• Individual variation;
  • kin selection;
  • nongenetic differences;
  • quality discrimination;
  • reproductive value;
  • social value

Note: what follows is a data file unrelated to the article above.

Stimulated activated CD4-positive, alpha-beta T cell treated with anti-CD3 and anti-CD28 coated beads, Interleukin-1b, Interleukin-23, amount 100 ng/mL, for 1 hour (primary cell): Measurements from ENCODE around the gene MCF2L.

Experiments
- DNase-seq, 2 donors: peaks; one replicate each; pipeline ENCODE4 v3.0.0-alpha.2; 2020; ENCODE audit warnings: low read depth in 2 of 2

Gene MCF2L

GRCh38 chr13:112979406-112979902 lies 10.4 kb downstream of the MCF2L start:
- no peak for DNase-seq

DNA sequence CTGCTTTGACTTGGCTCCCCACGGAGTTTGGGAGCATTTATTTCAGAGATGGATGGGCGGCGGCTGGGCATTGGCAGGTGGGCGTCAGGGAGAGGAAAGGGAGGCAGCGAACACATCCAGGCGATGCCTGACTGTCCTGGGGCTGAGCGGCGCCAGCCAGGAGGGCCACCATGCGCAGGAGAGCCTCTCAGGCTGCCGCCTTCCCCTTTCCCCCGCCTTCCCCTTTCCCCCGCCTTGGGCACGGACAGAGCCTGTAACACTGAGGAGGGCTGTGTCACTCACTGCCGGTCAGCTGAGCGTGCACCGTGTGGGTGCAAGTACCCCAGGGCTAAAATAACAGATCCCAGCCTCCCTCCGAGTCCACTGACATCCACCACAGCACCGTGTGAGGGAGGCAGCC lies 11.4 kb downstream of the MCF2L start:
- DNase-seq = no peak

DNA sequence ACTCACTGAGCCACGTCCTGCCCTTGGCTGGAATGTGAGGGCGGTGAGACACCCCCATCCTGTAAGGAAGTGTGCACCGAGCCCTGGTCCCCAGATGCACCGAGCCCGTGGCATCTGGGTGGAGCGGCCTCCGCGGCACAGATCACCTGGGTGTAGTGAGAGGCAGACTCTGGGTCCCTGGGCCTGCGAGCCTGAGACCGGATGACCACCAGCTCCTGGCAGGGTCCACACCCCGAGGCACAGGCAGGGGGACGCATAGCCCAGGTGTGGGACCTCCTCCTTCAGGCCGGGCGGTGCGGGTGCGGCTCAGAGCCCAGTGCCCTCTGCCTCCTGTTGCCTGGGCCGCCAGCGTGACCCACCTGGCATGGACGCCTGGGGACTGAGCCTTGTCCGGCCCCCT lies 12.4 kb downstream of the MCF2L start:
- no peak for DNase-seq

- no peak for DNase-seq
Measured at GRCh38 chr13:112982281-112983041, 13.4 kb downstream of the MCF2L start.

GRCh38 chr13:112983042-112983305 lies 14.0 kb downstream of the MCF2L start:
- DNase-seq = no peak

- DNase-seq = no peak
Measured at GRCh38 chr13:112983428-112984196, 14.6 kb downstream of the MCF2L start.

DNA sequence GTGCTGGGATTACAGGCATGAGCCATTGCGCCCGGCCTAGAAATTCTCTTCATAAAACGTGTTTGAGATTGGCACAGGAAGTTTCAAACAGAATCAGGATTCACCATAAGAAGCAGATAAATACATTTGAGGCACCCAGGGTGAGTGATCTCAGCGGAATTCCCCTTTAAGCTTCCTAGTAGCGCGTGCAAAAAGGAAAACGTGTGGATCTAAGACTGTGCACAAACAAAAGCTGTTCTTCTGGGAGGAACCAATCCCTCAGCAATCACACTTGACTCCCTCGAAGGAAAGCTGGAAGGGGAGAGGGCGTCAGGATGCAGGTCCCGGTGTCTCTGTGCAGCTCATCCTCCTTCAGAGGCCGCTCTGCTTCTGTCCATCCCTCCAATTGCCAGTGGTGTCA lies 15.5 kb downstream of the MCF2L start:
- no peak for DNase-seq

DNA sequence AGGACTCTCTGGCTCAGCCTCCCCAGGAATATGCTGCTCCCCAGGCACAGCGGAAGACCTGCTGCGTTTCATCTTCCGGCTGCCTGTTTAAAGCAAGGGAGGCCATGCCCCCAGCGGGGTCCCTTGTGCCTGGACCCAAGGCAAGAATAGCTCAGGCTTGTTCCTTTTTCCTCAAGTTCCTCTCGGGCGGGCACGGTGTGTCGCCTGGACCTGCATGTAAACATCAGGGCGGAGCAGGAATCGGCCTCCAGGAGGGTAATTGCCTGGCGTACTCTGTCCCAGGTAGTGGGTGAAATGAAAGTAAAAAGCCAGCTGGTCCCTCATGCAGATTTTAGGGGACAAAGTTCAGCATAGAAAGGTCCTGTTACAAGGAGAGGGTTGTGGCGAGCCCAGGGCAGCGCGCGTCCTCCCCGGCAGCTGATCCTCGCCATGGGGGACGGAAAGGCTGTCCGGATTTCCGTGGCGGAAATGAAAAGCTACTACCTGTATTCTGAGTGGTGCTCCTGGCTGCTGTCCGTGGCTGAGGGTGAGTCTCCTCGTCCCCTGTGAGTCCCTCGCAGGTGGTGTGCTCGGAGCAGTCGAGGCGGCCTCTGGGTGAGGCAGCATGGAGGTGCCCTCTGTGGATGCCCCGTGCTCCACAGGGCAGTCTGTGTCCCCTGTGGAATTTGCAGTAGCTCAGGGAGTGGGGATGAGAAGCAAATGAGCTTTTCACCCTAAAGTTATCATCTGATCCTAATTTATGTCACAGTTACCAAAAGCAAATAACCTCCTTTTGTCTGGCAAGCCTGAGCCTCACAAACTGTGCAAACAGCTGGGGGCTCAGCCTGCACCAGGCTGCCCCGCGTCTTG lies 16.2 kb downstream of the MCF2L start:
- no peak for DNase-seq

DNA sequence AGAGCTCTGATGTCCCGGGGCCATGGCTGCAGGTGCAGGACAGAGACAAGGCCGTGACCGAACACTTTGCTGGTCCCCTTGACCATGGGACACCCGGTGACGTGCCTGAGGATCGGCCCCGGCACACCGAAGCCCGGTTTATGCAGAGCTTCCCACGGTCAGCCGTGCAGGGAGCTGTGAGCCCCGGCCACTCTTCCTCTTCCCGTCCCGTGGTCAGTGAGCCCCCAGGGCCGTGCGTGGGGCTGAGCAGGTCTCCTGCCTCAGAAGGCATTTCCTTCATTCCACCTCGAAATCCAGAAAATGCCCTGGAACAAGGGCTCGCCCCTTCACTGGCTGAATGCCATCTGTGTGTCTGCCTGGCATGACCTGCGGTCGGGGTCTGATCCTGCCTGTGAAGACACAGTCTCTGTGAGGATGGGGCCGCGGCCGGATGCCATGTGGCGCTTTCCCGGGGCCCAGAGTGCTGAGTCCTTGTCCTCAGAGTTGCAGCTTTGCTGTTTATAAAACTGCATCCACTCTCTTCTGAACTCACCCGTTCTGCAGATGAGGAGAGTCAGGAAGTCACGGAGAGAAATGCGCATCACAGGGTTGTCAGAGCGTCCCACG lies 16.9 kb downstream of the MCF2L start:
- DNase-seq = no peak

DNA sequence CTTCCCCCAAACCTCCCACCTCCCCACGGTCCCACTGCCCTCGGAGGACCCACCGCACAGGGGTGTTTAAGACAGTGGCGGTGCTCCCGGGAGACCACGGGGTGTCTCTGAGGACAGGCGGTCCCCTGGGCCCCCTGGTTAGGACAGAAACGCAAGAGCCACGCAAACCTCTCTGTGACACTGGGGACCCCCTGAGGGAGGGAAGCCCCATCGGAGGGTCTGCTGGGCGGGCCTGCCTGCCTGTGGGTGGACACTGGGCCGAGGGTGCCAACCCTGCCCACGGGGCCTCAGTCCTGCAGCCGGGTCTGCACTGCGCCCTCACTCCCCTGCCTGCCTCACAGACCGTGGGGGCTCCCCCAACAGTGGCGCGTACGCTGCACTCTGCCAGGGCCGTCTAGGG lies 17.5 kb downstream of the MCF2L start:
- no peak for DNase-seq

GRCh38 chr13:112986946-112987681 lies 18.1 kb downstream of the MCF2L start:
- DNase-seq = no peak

Social groups are often composed of individuals who differ in many respects. Theoretical studies on the evolution of helping and harming behaviors have largely focused upon genetic differences between individuals. However, nongenetic variation between group members is widespread in natural populations, and may mediate differences in individuals’ social behavior. Here, we develop a framework to study how variation in individual quality mediates the evolution of unconditional and conditional social traits. We investigate the scope for the evolution of social traits that are conditional on the quality of the actor and/or recipients. We find that asymmetries in individual quality can lead to the evolution of plastic traits with different individuals expressing helping and harming traits within the same group. In this context, population viscosity can mediate the evolution of social traits, and local competition can promote both helping and harming behaviors. Furthermore, asymmetries in individual quality can lead to the evolution of competition-like traits between clonal individuals. Overall, we highlight the importance of asymmetries in individual quality, including differences in reproductive value and the ability to engage in successful social interactions, in mediating the evolution of helping and harming behaviors.